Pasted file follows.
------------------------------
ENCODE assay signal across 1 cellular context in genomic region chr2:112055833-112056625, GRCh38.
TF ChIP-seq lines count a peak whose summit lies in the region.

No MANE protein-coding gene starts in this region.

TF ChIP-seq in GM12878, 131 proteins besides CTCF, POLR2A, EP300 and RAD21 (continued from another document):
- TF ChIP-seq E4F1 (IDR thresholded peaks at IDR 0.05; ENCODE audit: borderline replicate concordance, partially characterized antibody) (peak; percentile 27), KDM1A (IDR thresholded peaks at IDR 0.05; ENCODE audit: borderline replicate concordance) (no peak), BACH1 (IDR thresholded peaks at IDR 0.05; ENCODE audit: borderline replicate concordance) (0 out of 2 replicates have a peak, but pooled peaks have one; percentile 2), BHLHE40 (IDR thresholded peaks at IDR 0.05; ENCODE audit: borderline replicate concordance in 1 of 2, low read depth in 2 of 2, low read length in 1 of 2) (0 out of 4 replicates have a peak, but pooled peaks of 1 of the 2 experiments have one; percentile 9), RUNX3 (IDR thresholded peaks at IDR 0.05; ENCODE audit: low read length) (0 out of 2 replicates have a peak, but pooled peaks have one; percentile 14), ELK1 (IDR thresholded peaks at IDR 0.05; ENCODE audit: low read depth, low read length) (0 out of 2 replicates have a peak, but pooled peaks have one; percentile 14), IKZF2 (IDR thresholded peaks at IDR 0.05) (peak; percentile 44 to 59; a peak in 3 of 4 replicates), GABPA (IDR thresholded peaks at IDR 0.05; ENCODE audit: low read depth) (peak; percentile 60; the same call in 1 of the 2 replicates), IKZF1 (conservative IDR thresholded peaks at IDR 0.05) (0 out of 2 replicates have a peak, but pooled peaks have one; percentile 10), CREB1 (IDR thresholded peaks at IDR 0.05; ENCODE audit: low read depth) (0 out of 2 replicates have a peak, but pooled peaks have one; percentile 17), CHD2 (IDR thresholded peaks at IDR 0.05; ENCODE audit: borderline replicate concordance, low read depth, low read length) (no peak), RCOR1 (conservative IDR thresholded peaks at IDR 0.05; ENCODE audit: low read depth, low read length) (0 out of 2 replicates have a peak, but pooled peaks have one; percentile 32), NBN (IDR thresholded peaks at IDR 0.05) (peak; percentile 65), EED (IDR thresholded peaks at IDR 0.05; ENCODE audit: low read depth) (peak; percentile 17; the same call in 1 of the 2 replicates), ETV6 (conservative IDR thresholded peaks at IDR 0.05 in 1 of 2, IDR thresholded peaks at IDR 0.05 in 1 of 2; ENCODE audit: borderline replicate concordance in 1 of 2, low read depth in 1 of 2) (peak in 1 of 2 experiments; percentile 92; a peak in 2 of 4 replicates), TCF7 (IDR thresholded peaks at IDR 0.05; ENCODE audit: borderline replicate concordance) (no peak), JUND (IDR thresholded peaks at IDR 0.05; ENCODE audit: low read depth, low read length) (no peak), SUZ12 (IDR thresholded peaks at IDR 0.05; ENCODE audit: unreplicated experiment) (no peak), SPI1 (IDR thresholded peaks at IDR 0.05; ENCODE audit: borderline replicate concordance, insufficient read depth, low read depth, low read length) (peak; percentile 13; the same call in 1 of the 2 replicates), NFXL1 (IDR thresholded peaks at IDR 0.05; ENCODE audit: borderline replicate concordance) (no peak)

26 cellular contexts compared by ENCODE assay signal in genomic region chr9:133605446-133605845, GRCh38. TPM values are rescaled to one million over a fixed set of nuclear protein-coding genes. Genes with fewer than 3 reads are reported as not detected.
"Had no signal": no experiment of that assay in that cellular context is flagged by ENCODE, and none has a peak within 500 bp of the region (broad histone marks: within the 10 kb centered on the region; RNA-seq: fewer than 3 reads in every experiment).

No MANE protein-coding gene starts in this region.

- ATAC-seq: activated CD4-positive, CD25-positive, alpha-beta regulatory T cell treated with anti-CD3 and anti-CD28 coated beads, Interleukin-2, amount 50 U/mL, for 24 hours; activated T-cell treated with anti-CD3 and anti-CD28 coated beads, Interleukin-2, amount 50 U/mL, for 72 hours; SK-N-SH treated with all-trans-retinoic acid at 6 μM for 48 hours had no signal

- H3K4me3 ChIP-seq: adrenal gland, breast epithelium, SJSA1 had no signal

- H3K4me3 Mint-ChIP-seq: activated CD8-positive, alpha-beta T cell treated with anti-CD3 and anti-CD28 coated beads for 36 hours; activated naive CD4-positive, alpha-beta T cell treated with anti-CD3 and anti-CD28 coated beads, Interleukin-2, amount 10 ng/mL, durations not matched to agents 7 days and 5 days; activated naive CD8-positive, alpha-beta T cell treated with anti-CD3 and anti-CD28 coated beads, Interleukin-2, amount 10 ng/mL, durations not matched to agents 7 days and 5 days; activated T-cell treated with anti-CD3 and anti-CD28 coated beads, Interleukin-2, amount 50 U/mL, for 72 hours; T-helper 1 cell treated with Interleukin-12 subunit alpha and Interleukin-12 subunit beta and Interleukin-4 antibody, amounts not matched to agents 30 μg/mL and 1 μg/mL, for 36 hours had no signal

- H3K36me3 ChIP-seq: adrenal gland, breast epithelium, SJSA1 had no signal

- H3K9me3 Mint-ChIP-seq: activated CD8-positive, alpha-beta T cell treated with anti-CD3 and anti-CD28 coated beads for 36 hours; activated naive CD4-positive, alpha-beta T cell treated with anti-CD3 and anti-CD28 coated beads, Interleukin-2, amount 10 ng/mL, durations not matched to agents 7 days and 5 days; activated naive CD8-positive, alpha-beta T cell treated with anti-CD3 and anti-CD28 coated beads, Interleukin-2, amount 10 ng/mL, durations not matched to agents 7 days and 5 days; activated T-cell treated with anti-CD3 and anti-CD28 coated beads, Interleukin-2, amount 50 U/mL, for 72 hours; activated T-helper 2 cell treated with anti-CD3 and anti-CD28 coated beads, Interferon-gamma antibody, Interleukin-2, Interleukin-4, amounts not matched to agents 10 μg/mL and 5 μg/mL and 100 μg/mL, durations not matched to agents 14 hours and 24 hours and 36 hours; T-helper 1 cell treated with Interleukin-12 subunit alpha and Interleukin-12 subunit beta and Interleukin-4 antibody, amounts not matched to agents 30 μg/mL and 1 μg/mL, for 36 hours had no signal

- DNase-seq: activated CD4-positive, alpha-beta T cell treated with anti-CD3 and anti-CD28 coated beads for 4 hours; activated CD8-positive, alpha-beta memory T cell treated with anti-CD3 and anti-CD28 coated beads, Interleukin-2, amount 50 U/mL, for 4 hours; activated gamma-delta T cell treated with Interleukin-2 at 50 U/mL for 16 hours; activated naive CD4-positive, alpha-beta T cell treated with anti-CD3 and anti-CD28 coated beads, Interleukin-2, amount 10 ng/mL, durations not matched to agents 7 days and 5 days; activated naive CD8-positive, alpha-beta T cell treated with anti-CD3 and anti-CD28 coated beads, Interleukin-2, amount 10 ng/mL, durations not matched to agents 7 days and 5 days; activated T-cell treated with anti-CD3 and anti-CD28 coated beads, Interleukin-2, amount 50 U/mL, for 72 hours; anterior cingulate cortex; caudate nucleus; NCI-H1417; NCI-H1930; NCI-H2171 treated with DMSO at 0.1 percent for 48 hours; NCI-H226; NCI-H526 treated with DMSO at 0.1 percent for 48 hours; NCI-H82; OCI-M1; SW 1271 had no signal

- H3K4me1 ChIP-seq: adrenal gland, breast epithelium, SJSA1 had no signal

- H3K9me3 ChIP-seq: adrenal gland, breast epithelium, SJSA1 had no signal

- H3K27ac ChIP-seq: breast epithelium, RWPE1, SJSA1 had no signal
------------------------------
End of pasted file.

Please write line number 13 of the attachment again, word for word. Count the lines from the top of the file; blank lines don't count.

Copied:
- H3K9me3 Mint-ChIP-seq: activated CD8-positive, alpha-beta T cell treated with anti-CD3 and anti-CD28 coated beads for 36 hours; activated naive CD4-positive, alpha-beta T cell treated with anti-CD3 and anti-CD28 coated beads, Interleukin-2, amount 10 ng/mL, durations not matched to agents 7 days and 5 days; activated naive CD8-positive, alpha-beta T cell treated with anti-CD3 and anti-CD28 coated beads, Interleukin-2, amount 10 ng/mL, durations not matched to agents 7 days and 5 days; activated T-cell treated with anti-CD3 and anti-CD28 coated beads, Interleukin-2, amount 50 U/mL, for 72 hours; activated T-helper 2 cell treated with anti-CD3 and anti-CD28 coated beads, Interferon-gamma antibody, Interleukin-2, Interleukin-4, amounts not matched to agents 10 μg/mL and 5 μg/mL and 100 μg/mL, durations not matched to agents 14 hours and 24 hours and 36 hours; T-helper 1 cell treated with Interleukin-12 subunit alpha and Interleukin-12 subunit beta and Interleukin-4 antibody, amounts not matched to agents 30 μg/mL and 1 μg/mL, for 36 hours had no signal